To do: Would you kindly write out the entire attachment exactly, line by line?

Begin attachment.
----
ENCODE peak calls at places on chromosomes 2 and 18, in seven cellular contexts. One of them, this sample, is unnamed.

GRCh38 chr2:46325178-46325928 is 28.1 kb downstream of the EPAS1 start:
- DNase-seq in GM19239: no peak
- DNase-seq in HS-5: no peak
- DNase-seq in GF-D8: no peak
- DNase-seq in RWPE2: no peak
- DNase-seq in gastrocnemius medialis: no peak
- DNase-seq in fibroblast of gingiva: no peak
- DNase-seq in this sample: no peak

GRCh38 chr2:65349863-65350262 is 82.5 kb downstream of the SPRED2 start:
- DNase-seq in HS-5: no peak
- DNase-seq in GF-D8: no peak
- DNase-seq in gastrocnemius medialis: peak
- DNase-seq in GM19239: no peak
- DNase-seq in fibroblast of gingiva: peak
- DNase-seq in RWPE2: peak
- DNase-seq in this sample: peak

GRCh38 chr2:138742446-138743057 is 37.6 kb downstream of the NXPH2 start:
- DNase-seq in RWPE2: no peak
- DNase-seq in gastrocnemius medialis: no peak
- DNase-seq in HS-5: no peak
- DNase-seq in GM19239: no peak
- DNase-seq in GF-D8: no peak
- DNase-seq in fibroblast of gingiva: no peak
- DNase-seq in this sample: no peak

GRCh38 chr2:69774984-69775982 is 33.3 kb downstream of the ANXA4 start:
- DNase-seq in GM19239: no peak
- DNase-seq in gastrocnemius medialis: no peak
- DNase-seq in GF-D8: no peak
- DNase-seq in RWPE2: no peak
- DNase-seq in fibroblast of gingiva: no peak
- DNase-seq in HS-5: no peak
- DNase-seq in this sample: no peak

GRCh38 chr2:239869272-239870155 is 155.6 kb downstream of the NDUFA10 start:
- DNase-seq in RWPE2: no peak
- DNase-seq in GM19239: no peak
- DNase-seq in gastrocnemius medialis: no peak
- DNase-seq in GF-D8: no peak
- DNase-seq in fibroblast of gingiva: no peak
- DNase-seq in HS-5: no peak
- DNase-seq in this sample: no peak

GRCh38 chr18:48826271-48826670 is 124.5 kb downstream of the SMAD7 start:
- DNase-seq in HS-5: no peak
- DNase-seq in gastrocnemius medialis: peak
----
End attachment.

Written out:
ENCODE peak calls at places on chromosomes 2 and 18, in seven cellular contexts. One of them, this sample, is unnamed.

GRCh38 chr2:46325178-46325928 is 28.1 kb downstream of the EPAS1 start:
- DNase-seq in GM19239: no peak
- DNase-seq in HS-5: no peak
- DNase-seq in GF-D8: no peak
- DNase-seq in RWPE2: no peak
- DNase-seq in gastrocnemius medialis: no peak
- DNase-seq in fibroblast of gingiva: no peak
- DNase-seq in this sample: no peak

GRCh38 chr2:65349863-65350262 is 82.5 kb downstream of the SPRED2 start:
- DNase-seq in HS-5: no peak
- DNase-seq in GF-D8: no peak
- DNase-seq in gastrocnemius medialis: peak
- DNase-seq in GM19239: no peak
- DNase-seq in fibroblast of gingiva: peak
- DNase-seq in RWPE2: peak
- DNase-seq in this sample: peak

GRCh38 chr2:138742446-138743057 is 37.6 kb downstream of the NXPH2 start:
- DNase-seq in RWPE2: no peak
- DNase-seq in gastrocnemius medialis: no peak
- DNase-seq in HS-5: no peak
- DNase-seq in GM19239: no peak
- DNase-seq in GF-D8: no peak
- DNase-seq in fibroblast of gingiva: no peak
- DNase-seq in this sample: no peak

GRCh38 chr2:69774984-69775982 is 33.3 kb downstream of the ANXA4 start:
- DNase-seq in GM19239: no peak
- DNase-seq in gastrocnemius medialis: no peak
- DNase-seq in GF-D8: no peak
- DNase-seq in RWPE2: no peak
- DNase-seq in fibroblast of gingiva: no peak
- DNase-seq in HS-5: no peak
- DNase-seq in this sample: no peak

GRCh38 chr2:239869272-239870155 is 155.6 kb downstream of the NDUFA10 start:
- DNase-seq in RWPE2: no peak
- DNase-seq in GM19239: no peak
- DNase-seq in gastrocnemius medialis: no peak
- DNase-seq in GF-D8: no peak
- DNase-seq in fibroblast of gingiva: no peak
- DNase-seq in HS-5: no peak
- DNase-seq in this sample: no peak

GRCh38 chr18:48826271-48826670 is 124.5 kb downstream of the SMAD7 start:
- DNase-seq in HS-5: no peak
- DNase-seq in gastrocnemius medialis: peak